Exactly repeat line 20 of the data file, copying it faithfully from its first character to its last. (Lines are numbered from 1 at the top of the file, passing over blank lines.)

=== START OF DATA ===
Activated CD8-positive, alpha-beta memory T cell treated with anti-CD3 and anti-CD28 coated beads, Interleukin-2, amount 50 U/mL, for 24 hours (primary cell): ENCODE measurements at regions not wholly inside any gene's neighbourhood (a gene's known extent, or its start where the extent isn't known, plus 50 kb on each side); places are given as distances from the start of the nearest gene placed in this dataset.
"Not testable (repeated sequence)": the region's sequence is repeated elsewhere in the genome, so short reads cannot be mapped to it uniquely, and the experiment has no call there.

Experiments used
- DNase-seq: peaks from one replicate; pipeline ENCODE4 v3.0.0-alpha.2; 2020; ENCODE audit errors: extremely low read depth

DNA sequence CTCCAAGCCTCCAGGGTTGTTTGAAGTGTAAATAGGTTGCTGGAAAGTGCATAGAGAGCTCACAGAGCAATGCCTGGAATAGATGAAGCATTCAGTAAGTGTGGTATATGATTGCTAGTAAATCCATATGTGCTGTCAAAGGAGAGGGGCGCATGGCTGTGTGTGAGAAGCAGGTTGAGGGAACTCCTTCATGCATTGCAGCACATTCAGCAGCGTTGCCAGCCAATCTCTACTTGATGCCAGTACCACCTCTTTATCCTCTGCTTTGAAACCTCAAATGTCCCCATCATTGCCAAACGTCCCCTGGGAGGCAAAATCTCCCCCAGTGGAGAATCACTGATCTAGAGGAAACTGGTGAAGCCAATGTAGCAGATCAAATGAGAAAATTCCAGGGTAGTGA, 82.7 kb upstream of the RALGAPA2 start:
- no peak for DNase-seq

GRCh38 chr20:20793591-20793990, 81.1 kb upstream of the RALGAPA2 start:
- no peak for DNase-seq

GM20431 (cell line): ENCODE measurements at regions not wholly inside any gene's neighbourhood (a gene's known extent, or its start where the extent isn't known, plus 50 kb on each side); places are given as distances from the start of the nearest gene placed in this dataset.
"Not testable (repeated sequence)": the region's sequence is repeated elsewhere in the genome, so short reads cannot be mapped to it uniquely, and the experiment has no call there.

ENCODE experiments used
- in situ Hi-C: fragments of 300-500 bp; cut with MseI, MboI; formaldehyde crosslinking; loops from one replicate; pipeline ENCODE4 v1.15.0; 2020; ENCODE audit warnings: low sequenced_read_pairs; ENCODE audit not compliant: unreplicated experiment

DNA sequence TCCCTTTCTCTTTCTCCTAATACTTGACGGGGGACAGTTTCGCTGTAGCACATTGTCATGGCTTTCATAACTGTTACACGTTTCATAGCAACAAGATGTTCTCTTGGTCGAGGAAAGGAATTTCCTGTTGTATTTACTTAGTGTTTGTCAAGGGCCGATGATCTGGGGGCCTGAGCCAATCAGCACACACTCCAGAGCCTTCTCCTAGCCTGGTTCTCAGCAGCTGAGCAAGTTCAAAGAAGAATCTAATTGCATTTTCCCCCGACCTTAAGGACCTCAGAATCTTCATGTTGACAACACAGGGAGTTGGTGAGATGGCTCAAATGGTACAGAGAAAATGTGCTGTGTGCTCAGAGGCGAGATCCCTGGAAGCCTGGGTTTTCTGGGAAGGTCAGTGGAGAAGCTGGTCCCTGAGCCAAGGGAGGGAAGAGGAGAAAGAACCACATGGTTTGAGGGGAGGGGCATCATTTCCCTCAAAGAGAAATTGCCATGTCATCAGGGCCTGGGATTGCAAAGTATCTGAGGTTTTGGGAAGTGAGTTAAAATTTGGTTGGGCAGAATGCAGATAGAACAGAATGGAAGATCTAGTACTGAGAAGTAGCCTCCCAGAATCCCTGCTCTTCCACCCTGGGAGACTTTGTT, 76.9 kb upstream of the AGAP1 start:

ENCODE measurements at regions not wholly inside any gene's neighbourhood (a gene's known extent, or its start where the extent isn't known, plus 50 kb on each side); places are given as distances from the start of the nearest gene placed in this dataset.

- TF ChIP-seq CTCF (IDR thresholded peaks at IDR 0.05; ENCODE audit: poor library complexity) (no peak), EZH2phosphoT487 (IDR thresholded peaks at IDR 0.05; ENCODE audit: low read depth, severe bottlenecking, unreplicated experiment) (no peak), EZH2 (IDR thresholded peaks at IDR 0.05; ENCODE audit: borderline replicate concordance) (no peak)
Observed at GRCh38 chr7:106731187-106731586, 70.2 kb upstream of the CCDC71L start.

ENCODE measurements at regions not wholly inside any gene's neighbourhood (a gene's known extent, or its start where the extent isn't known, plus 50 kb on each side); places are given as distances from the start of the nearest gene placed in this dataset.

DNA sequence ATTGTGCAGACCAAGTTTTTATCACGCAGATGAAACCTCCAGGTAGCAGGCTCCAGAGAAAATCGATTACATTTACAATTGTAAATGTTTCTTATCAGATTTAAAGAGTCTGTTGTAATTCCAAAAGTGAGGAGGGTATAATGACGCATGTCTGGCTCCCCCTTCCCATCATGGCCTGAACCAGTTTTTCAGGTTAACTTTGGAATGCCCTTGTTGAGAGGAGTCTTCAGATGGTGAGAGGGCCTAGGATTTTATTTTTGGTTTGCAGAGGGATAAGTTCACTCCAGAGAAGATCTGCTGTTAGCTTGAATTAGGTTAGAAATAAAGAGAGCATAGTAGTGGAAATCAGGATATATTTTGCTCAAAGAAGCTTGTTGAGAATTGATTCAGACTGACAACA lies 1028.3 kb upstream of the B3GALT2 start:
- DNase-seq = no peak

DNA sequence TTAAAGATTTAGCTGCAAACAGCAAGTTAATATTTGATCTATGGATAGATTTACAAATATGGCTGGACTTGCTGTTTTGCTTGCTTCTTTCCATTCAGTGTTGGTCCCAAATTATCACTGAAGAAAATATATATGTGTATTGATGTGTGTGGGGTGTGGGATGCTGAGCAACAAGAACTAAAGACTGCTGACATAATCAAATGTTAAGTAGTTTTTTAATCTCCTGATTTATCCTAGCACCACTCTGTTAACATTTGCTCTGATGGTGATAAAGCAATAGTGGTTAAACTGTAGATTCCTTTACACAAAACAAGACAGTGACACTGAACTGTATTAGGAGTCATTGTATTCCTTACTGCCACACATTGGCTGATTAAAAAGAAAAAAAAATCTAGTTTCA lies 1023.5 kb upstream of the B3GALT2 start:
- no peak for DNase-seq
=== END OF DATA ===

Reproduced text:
DNA sequence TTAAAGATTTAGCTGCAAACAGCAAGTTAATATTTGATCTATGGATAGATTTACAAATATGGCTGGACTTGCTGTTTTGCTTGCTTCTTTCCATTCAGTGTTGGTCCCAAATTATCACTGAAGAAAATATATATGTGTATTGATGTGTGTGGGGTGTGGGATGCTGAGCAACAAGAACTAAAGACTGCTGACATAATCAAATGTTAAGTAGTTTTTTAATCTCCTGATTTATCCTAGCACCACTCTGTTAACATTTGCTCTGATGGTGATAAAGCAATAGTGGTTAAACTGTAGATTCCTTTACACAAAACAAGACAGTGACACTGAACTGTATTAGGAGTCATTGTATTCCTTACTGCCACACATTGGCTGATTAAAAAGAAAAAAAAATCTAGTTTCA lies 1023.5 kb upstream of the B3GALT2 start: